Arcade Providence in Providence, R.I., has been called America’s original shopping mall. Built in 1828, the 3-story structure features Greek Revival columns, granite walls and a glass roof that made customers feel as though they were shopping outdoors. The mall, which extends between Westminster and Weybosset streets, catered to the carriage crowd of the era.“The people who lived on the hill would come down in their carriages and be dropped off at one end of the mall, walk all the way through and come out the other end with the carriage waiting for them there,” explains J. Michael Abbott, principal of Northeast Collaborative Architects LLC, which has offices in Providence and Newport, R.I., as well as Middletown, Conn., and Washington, D.C. “People thought this was amazing at the time; they could do all their shopping under one roof. It had probably 40 stores because the stores were quite small.”
As could be expected of any building that is approaching nearly 200 years of age, the mall went through its share of difficult times and its owners did their best to change with those times while never drastically changing the building’s layout. During the Great Recession, however, Arcade Providence, which then contained a food court on the first level and office space on the upper floors, was forced to close. The nearby Bank of America building had been emptied, which negatively affected Arcade Providence’s food-court business. By the time the mall closed, it had fewer than 10 tenants and was no longer able to pay its bills.
In 2010, Arcade Providence, which became a National Historic Landmark in 1976, was added to the Providence Preservation Society’s 10 Most Endangered Buildings list. Local rumors circulated about the beloved building’s fate. Owner and real-estate developer Evan Granoff kept the mall closed for two and a half years while he brainstormed how to reinvent the building.“We had this wonderful national landmark building that was so important to downtown Providence, and the local people were clamoring to get it open,” Abbott recalls. “Evan and I loved the micro-loft concept for the top two floors; Evan loved the idea of those Japanese capsule hotels. We thought that it would really fly because there are so many students here and so many people that are just starting at their first jobs. They can’t afford the $2,500-a-month apartment.”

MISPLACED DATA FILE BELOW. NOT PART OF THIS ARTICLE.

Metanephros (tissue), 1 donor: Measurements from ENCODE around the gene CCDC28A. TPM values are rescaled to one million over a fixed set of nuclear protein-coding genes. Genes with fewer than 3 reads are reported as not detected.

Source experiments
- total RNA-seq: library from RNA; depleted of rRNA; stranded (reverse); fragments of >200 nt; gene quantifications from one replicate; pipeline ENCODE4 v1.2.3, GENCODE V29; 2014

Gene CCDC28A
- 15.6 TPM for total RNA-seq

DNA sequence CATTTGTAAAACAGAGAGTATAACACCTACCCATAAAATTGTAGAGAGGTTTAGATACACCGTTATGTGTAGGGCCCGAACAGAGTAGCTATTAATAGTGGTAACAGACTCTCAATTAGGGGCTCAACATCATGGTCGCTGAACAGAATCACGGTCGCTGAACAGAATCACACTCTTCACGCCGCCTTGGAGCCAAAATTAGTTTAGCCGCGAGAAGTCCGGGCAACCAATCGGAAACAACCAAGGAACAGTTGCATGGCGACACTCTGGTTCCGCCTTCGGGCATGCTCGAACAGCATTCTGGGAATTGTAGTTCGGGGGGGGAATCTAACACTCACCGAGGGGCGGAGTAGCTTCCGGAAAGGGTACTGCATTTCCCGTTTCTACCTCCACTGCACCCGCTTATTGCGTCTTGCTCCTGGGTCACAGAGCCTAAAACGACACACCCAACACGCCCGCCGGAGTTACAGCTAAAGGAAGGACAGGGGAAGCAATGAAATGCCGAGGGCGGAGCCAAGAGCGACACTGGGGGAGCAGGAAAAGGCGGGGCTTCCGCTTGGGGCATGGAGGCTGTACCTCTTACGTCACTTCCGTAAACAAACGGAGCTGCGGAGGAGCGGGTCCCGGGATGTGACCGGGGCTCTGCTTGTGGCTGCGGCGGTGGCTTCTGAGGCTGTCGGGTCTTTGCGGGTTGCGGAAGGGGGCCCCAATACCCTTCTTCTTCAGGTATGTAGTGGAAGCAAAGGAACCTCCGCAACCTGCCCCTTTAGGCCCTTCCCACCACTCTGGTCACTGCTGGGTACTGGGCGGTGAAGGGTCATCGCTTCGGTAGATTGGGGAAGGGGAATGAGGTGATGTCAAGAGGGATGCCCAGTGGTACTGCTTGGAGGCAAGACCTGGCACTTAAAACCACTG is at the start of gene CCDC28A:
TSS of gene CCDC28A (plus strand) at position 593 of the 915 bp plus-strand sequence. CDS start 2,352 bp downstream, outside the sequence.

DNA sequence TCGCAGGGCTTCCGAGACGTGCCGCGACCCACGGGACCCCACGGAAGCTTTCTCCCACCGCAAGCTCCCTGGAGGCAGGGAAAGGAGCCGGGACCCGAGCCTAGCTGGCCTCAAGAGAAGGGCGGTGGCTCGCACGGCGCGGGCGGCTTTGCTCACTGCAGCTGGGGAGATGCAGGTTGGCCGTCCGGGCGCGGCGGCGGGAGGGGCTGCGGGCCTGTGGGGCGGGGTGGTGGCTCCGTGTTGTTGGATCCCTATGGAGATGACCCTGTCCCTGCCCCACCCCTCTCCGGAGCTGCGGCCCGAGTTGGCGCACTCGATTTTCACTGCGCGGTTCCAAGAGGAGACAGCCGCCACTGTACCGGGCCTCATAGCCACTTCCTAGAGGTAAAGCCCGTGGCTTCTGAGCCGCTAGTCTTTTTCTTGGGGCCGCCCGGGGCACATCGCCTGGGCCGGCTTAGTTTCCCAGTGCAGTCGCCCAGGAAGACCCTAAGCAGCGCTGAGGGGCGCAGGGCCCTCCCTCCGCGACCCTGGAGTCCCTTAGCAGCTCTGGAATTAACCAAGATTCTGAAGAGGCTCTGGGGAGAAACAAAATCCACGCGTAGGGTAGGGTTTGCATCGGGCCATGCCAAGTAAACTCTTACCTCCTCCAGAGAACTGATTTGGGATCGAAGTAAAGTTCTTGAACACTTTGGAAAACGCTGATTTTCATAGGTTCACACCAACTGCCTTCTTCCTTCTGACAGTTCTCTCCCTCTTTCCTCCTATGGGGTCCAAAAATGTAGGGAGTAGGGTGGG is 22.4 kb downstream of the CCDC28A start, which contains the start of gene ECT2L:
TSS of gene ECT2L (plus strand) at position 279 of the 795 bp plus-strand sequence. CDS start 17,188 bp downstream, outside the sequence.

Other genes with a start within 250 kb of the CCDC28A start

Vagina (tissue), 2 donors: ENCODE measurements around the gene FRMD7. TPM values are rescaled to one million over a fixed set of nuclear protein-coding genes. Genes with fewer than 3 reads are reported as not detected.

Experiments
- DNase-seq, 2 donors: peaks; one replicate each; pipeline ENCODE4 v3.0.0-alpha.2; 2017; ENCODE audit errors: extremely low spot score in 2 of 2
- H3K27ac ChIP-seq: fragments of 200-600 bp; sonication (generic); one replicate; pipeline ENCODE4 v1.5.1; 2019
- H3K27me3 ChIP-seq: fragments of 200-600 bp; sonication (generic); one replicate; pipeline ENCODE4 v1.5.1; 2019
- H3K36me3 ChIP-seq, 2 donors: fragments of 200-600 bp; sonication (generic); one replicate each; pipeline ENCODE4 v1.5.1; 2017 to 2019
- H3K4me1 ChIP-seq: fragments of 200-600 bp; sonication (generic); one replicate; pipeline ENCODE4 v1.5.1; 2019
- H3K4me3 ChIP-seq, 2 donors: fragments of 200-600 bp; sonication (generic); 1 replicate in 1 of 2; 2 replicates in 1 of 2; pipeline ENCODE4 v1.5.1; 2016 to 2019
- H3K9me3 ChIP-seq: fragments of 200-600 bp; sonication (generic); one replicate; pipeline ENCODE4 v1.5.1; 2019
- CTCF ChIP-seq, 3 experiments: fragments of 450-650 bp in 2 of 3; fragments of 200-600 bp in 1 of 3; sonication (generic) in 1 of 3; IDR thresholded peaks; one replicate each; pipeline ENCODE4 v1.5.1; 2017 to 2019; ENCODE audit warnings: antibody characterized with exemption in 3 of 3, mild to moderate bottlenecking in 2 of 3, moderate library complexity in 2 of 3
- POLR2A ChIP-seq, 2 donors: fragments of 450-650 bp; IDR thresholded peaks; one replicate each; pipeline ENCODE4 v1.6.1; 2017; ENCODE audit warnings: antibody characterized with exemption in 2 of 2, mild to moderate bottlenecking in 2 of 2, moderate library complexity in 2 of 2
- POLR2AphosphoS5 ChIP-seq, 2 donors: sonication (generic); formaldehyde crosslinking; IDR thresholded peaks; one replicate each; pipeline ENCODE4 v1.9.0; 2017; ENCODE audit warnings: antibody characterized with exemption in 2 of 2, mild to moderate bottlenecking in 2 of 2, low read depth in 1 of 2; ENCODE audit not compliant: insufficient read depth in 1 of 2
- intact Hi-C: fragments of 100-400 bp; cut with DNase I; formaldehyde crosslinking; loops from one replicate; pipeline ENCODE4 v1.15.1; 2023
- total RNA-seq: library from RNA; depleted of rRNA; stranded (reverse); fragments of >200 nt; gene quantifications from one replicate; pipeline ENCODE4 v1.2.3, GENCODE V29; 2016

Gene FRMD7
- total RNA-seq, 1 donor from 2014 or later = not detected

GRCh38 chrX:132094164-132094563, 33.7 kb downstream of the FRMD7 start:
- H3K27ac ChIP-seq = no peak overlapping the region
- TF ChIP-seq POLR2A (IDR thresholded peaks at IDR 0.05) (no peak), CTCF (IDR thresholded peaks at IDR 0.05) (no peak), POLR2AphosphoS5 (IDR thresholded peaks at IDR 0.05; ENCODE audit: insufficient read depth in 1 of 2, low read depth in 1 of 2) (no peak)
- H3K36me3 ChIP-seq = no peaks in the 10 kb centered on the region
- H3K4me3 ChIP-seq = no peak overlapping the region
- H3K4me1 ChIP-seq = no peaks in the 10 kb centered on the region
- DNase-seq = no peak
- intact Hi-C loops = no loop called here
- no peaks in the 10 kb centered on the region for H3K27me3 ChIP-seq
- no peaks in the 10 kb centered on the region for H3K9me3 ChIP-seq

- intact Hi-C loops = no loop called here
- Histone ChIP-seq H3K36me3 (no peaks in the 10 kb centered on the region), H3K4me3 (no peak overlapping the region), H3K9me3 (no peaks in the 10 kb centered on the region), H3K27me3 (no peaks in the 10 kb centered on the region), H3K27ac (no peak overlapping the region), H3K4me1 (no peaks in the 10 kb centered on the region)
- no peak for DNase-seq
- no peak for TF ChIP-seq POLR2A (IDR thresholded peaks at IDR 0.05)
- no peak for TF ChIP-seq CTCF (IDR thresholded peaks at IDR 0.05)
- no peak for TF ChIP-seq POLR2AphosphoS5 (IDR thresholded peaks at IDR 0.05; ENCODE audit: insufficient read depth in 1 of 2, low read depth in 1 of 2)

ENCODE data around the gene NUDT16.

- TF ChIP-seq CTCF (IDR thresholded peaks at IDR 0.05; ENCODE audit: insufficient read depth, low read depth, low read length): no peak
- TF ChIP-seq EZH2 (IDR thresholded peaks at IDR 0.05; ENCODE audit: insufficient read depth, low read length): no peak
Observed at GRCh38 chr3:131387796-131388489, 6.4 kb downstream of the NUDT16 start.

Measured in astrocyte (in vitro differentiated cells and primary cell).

The small apartments wouldn’t be quite as diminutive as Japanese capsule hotel rooms but—based on the size of the building’s original retail spaces—would be about the size of a traditional U.S. hotel room. In addition, Granoff visualized first-floor retail spaces catering to the many creative people drawn to Providence by the Rhode Island School of Design. He wanted the startup retail spaces to be affordable for artists and designers to become successful entrepreneurs.
As plans came together, Granoff and Abbott were gambling on an idea that was not mainstream—just as their predecessors did in 1828. Would anyone want to live in 225- to 275-square-foot apartments? Would those in the maker culture be able to succeed as brick-and-mortar retailers? Could Arcade Providence survive another 200 years?
When it was built, Arcade Providence’s two ends were open for ventilation. By the early 1900s, the mall was enclosed at either end and eventually the space was heated and air conditioned. A renovation in the 1980s replaced the glass in the atrium roof and improved the mechanical equipment. When Abbott studied the building, the granite fac?ade was still in great condition; only the joints needed to be retooled. The original one-piece, 20-foot granite columns, which were mined from a quarry 30 miles from the site and delivered via horse and wagon, also were in excellent shape.
“It’s an amazing building because it’s built so fabulously,” Abbott explains. “Each story steps back from the one below it, which creates this tiered form inside that really lets the light come all the way down to the first floor. The light is quite bright; just like being outside.”
Despite the building’s strong bones, there are places where it sags because the structure literally was built on large, flat rocks that were laid in the basement.“Some of the walls actually drooped where some of these flat stones have sunk down into what was kind of marshy land there on the harbor,” Abbott says. The results can be found while walking through the building: handrails move in and out and up and down, and the skylights are wavy. Abbott adds: “Nothing is straight in this building, so that was a challenge. Not a single wall is plumb to another wall, so there was a lot of fitting that had to be done to get everything to fit.”
During the team’s investigation, there were many pleasant discoveries, however. For example, original, interior brick walls were uncovered and have been exposed throughout the building. The team also found shutters that used to close across each of the interior-facing shop windows.“When the shopkeeper was done for the day, he would just fold out his shutters and close up his shop window,” Abbott explains. “They all folded back into these pilaster columns
on either side of the shop window; we just thought they were decorative columns on either side of the shop windows. Suddenly, one day when somebody was cleaning a board and a joint, he discovered a little fold-out closet where all of these shutters were stored. They’re behind every one of the pilasters!”
PHOTOS: Ben Jacobsen, courtesy Northeast Collaborative Architects LLC